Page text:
how the light gets in

Despite my best efforts, I find myself often comparing my Sri Lankan life with my Canadian life. Comparisons can be dangerous; they take you away from your current context and inevitably lead to disappointment as you discover that things are usually different and sometimes weird and never what you’re used to. It’s so easy and so natural to separate the world into “us” and “them” and this mindset is what prolongs culture shock and prevents integration into this new world I find myself in.

My life in Canada and my life here are incomparable. My whole context has changed. I am part of the majority in my Canadian context, but in Sri Lanka, I’m a visible minority, and am reminded of that daily (My friend Caroline wrote more on that here: x). I’m the “other”.

Every day, I am asked at least once what things are like over there. What do I eat? What do I mean, I don’t own a rice cooker? Are hamburgers my favourite food? Have I ever seen a Bollywood movie? What do I watch, then?

I’m happy to share my Canadian life with my new friends, but the role reversal is jarring and the fact that I’m surprised by Canada being referred to as “over there” makes it clear how far I have to go before I feel like I’m really a part of this society. I’m getting there, but it still hasn’t quite sunk in. The other day, I talked about someone living here, and here meant Waterloo. On the other hand, I told someone I wanted to go home, and home meant my little apartment in Kandy. I’m torn between my realities a lot of the time, and this isn’t an easy way to live.

Obviously, things haven’t been all sunshine and palm trees over here, and I find myself wanting to be back in Canada a lot more often lately. I never expected things to be easy, of course, and I’m trying hard to share my honest experience in this blog. Right now, I’m experiencing a lot of lows, and that sucks a bit, but that’s  the reality of life and the lows won’t last forever. I’m doubting myself, but I’m still here so I guess I’m doing better than I give myself credit for. The title of this post comes from one of my favourite songs by Leonard Cohen, a song I’ve been listening to often:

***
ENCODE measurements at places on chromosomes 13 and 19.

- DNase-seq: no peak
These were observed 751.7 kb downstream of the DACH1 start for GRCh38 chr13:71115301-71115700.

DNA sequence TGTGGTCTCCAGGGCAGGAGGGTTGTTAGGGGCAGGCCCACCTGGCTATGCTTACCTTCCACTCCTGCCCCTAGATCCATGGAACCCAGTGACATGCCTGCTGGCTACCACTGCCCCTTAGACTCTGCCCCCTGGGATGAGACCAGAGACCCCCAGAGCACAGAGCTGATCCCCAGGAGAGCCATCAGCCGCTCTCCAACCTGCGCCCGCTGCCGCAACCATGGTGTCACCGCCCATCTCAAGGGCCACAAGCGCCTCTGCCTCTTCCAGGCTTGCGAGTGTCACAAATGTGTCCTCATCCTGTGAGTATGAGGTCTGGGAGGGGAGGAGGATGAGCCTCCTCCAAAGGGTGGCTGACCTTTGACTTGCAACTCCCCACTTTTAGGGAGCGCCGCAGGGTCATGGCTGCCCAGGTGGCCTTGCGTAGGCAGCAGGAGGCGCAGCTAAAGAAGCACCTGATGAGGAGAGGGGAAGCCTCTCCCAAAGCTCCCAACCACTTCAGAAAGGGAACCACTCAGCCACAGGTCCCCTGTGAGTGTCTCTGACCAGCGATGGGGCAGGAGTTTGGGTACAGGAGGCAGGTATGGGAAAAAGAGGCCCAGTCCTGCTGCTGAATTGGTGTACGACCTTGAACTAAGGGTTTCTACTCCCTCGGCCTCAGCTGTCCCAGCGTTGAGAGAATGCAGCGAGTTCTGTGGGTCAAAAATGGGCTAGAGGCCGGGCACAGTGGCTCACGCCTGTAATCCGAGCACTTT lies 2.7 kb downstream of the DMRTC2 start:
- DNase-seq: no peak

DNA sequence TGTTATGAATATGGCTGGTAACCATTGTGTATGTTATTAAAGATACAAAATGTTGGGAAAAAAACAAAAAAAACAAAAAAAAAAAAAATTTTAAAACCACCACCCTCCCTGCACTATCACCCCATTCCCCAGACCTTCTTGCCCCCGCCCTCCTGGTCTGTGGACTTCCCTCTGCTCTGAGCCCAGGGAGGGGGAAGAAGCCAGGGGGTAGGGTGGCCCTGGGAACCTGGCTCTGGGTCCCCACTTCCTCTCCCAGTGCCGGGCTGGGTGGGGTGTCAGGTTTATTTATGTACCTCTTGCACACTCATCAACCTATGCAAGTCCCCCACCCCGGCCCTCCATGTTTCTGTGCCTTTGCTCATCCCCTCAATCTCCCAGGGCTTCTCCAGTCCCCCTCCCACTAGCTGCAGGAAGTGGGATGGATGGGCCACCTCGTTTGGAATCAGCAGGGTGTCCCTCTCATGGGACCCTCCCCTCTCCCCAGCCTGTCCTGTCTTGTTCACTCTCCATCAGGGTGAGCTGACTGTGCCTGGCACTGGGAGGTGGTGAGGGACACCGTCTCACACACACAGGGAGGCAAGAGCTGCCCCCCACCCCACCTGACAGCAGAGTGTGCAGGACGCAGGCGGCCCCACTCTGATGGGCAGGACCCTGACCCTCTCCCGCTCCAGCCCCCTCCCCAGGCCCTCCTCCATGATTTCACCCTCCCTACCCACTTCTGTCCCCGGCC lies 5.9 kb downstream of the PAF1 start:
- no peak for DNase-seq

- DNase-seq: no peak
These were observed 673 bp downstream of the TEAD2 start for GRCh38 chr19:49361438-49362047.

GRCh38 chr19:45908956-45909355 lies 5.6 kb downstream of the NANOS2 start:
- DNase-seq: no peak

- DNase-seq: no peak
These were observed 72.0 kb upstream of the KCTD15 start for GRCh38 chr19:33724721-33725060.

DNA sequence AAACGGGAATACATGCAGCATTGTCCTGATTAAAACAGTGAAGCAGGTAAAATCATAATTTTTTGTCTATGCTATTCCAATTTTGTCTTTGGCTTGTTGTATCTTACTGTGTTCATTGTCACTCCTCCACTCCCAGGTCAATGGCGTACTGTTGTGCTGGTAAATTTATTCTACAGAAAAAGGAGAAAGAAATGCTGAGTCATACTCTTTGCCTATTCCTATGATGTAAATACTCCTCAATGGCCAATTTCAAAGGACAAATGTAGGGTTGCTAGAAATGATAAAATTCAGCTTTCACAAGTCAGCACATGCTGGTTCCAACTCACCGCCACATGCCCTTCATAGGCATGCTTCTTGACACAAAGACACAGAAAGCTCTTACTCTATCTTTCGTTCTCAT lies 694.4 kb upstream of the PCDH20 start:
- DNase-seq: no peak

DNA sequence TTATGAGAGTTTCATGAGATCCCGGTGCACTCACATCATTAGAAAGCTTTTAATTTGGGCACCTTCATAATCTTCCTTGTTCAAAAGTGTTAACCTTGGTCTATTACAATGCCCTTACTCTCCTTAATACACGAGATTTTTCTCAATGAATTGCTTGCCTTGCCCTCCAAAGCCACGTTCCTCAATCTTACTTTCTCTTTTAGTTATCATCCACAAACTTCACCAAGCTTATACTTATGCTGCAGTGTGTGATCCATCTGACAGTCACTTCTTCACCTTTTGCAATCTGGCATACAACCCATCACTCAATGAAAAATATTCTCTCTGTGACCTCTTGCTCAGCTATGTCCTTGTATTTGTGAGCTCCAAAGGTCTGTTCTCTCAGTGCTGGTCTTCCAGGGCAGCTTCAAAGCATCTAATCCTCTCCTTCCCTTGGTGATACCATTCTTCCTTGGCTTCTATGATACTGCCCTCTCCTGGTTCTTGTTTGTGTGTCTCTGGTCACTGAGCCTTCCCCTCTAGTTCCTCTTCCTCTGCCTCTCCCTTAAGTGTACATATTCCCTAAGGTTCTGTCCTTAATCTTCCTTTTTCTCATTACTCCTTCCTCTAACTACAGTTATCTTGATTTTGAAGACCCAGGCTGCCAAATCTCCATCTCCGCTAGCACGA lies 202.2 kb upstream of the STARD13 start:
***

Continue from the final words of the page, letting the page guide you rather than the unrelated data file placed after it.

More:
Ring the bells that still can ring
Forget your perfect offering
There is a crack, a crack in everything
That’s how the light gets in (x)

Anthem (the song above) has become my anthem. The light is getting in through the cracks, figuratively and literally (happy monsoon season, guys). This past weekend it was brought with three of my closest friends, two of whom I haven’t seen for a month. I got to share my city with them, catch up and commiserate, and all weekend we basked in the goodness of being together and lots of Chinese food. We’re all learning how to be here and how to exist in two spaces at once, and we’re incredibly lucky to have each other to sort things out with – although I think we’d all prefer to be a little bit closer together.

I’m learning a lot here in Sri Lanka, and what’s proven the most difficult is living in two contexts and trying not to compare the two. But, this is a really important lesson. I think lately I’ve been hiding behind the familiar and not putting myself out there enough, but that’s okay right now, until I find my footing again (but not forever). I’ve gotten some really great messages of support lately and I can definitely feel that I am being lifted up by the most incredible people all over the world. The light is getting in, guys. Someday soon I’ll have something exciting to update you on, but what’s happening right now is me learning how to do life all over again.

Hope everything is okay over there,

Linneah

 

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